The job of modernizing the Luis Muñoz Marín International Airport so that it becomes a world-class international gateway that is profitable and attractive to travelers will require significant capital investments and networking — and will not happen overnight.
So said high-ranking executives from Mexico’s Grupo Aeroportuario del Sureste (ASUR) and its Aerostar Airport Holdings consortium partner Highstar Capital, after signing the 40-year lease agreement Tuesday to take over the management and operation of the Luis Muñoz Marín International Airport, through a public-private partnership with the government of Puerto Rico.
During a meeting with members of the media, consortium executives offered details of their plan for the facility, which calls for improving the sprawling airport’s infrastructure and promoting it globally to attract more airlines and passenger traffic.
“This won’t be easy and it won’t happen overnight, but it’s what we’re proposing to do,” said Adolfo Castro, chief executive officer of Grupo ASUR. “First, we have to rehabilitate and modernize the airport. The airport is not just a place through which passengers transit, but rather cohesive activity to create demand, so we have to work on in conjunction with other sectors of the tourism economy.”
“We’ll never have a greater volume of international passengers unless we work together,” Castro said, adding that Aerostar will work with other components of the tourism chain to create demand through cruise ship and hotel packages and improve transportation services.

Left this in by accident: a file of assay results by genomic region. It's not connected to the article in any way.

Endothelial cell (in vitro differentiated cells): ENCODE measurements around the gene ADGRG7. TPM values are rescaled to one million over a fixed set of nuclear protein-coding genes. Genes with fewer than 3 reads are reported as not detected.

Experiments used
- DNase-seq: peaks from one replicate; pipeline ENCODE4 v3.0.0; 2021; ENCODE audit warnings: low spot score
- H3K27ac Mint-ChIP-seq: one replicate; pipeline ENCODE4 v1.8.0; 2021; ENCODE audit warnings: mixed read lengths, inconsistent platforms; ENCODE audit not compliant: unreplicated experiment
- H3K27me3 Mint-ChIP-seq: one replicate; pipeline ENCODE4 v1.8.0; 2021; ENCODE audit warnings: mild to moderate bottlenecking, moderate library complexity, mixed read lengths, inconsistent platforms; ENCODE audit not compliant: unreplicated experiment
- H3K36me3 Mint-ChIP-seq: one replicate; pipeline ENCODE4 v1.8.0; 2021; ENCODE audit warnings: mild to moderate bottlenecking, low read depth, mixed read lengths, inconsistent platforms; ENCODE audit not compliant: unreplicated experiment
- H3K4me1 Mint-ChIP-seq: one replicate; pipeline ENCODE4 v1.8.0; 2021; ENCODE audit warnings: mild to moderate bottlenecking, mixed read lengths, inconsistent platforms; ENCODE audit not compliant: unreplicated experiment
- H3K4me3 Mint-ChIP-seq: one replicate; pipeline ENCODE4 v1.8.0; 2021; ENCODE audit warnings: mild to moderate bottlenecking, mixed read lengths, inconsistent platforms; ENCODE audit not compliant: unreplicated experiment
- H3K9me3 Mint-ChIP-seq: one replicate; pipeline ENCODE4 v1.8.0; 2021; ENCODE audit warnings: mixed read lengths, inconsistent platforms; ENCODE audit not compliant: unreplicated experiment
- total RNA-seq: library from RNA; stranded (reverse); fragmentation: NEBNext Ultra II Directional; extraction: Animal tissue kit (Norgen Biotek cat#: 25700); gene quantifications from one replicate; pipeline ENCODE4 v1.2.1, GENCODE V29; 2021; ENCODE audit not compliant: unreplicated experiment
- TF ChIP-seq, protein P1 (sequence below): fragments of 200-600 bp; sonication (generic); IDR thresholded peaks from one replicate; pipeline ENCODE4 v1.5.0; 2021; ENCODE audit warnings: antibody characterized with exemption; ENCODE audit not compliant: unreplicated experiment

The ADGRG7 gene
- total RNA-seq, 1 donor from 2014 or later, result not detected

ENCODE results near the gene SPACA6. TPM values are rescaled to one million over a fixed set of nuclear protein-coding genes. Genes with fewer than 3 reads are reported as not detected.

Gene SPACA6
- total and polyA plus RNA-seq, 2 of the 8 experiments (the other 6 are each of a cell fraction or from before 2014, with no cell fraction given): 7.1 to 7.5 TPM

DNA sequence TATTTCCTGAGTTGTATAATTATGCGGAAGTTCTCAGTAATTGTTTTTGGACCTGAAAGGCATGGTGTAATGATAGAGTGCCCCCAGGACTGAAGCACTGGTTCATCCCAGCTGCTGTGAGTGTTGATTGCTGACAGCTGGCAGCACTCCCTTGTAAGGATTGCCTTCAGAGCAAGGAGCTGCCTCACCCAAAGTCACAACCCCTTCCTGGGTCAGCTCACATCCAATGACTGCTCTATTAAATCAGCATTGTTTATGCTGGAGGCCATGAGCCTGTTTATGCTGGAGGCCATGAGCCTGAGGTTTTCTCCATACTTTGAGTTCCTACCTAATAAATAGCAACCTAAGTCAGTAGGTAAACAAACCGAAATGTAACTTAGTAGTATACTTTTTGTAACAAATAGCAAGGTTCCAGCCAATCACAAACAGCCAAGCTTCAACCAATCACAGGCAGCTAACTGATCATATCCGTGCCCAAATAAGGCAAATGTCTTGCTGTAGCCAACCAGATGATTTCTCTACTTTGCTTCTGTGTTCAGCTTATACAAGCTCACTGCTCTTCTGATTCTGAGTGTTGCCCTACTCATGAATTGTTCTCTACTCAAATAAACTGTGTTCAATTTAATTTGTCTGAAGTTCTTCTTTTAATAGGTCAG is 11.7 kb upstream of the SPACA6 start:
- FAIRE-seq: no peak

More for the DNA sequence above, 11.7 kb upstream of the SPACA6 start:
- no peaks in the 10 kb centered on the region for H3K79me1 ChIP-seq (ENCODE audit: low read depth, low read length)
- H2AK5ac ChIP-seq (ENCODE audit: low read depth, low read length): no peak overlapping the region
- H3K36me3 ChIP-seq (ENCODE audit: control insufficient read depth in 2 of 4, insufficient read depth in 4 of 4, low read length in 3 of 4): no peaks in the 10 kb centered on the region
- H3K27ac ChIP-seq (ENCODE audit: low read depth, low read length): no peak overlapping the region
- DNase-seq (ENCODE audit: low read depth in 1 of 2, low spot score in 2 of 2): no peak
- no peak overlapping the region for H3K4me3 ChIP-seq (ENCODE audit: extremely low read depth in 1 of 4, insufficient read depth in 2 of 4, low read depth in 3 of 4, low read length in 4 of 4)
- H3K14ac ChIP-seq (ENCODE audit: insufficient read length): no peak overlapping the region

Further down the road, the operator will work on securing new routes and working with carriers on increasing frequencies to those markets that may be underserved or served through connecting flights that may become direct routes.
The lease agreement signed Tuesday involves an upfront payment of $615 million to the Puerto Rico Ports Authority, which is expected to be funded by a mixture of debt financing incurred by Aerostar and equity contributions by each of ASUR (through its Cancun Airport subsidiary) and Highstar Capital.
During the 40-year term, Aerostar will be required to make annual revenue-sharing payments to the Puerto Rico Ports Authority, fixed at $2.5 million per year for the first five years, 5 percent of gross airport revenues for the sixth through the 30th years and 10 percent of gross airport revenues for the years 35 through 40.
“This announcement is the most important thing to happen in the U.S. airport market and the global airport market. This P3 is a breakthrough for the market and Puerto Rico is again showing itself as a leader in the U.S. P3 market,” said Emmett McCann, managing director of Highstar Capital.
“This airport is the first thing you see when you come to Puerto Rico and we want to enhance that experience for travelers,” he added. “We want to become the leading airport in the Caribbean in passenger volume and customer satisfaction.”
‘This airport cannot look like Dallas’
Prior to submitting its final bid, Aerostar hired a company to visit Puerto Rico to get a feel for the island’s identity in terms of architecture, its people, and its traditions, to pin down how LMM should be transformed, Castro said.